Today’s post features a kitchen remodeling project from Rob’s Remodeling, Inc. After talking with Rob on the phone, I wished I lived closer to Northbrook, IL (where Rob’s Remodeling, Inc. is based) so I could hire him for any future remodeling projects I might have. He’s the nicest guy, and he’s clearly passionate about doing quality work. “I don’t do this for the money,” he told me. “I just love what I do.”
Rob says he uses Pegasus Lighting products whenever he can. His favorite under cabinet lighting fixture is the Xenon Triangle Light, and he is a perfectionist about making sure clients cannot see any wires once they’re installed. Best of all, he’s as big of a fan of under cabinet lighting as we are: “When I talk someone into doing under cabinet lighting,” he said, “it’s the difference between a good kitchen and a kickass kitchen.”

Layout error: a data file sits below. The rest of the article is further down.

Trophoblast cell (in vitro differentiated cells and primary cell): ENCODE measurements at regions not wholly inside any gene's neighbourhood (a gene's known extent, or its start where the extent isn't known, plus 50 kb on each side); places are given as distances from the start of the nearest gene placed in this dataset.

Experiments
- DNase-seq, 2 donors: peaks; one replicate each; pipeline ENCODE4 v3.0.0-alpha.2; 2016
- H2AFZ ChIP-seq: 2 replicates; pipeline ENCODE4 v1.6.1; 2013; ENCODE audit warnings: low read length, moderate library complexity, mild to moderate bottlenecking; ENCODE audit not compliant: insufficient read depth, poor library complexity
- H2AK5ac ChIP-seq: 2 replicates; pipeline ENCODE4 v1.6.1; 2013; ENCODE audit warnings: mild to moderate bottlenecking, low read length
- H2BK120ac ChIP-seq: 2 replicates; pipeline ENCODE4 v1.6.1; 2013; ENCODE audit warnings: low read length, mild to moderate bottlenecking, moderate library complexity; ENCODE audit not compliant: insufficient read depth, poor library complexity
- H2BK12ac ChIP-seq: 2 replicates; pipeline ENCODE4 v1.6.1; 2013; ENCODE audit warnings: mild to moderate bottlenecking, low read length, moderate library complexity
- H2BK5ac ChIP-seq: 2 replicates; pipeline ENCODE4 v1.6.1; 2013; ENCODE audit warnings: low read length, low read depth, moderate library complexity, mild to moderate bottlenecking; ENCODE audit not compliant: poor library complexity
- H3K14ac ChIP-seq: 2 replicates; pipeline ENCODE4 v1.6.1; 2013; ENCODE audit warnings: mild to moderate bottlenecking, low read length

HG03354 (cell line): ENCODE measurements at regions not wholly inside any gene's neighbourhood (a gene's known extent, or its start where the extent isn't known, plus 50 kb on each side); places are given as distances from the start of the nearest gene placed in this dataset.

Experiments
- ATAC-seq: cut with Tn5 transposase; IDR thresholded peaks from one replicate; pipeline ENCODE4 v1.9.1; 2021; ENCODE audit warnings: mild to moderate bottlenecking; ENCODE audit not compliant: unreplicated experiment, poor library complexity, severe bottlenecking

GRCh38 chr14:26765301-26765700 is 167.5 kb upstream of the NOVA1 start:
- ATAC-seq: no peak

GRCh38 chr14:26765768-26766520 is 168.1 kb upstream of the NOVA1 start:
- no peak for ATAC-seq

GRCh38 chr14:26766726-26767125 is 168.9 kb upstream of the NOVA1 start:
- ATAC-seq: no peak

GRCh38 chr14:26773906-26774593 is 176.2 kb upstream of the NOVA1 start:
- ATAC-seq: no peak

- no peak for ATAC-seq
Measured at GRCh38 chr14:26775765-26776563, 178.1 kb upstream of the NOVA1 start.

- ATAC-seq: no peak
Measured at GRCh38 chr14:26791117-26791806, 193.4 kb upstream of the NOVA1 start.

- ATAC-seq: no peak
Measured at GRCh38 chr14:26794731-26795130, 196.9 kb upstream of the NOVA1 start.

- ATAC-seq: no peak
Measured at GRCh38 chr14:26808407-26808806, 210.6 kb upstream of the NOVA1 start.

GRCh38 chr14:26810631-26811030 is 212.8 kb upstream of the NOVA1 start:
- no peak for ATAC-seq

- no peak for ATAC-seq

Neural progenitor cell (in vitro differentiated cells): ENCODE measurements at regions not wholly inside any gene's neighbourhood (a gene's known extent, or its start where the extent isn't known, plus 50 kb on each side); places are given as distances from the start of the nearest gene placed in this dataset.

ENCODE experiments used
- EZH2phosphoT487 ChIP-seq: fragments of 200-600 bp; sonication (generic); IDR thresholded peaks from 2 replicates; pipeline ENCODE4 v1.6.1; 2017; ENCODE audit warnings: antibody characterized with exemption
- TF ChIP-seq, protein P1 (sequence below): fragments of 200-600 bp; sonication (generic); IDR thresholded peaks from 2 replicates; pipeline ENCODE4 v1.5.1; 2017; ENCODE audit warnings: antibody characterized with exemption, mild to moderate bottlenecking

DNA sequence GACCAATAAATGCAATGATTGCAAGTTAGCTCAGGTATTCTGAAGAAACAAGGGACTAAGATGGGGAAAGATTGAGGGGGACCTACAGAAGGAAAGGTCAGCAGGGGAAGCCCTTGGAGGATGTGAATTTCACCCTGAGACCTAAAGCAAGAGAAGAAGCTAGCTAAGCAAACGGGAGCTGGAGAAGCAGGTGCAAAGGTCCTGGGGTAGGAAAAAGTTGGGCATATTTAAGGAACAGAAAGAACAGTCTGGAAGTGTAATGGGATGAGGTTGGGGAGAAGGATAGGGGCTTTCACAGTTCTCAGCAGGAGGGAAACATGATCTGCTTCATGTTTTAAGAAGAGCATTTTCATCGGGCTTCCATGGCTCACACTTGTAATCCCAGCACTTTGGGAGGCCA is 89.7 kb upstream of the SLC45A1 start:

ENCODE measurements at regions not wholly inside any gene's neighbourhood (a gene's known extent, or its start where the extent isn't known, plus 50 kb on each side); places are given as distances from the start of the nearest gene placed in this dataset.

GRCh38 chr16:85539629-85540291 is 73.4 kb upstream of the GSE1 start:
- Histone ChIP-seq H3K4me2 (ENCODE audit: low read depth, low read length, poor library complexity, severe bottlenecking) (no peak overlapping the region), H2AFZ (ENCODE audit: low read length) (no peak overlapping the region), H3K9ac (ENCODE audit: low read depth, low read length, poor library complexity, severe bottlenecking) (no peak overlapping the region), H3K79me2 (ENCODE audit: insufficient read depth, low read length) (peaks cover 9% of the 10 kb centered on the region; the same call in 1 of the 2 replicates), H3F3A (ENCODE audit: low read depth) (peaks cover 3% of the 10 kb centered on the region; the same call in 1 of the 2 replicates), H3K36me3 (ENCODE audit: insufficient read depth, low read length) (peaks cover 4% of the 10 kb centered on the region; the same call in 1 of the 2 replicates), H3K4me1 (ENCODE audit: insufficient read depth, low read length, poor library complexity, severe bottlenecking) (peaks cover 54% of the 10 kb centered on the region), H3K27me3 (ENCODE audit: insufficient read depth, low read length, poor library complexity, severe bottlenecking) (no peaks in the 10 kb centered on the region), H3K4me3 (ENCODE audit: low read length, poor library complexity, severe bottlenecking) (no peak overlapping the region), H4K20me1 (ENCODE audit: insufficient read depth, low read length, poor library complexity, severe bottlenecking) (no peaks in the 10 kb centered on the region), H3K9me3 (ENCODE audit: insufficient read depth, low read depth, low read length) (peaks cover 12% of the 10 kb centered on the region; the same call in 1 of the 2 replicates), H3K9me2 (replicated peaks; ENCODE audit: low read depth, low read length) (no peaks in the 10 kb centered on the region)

Without further ado, here are the pictures of a recent kitchen remodeling project Rob completed for a client.
I was taking a look at our five most popular blog posts of 2011, and I was surprised to find that every single one of them was some type of “how-to”:
1. How to Layout Recessed Lighting in 4 Steps: This one was inspired by a question we received on Twitter. It will guide you through finding a focal point, dividing up your room, and mapping out exactly where your recessed lights should go.
2. How to Choose Under Cabinet Lighting: Under cabinet lighting fixtures are some of our top-selling products. This post discusses the different features available and helps you select the perfect light fixture for your space.
3. Planning Your Kitchen Lighting – 8 Easy Steps: Written for those involved in either a new construction project or a remodeling project that will start from scratch, this post builds your kitchen lighting from top to bottom, walking you through each step.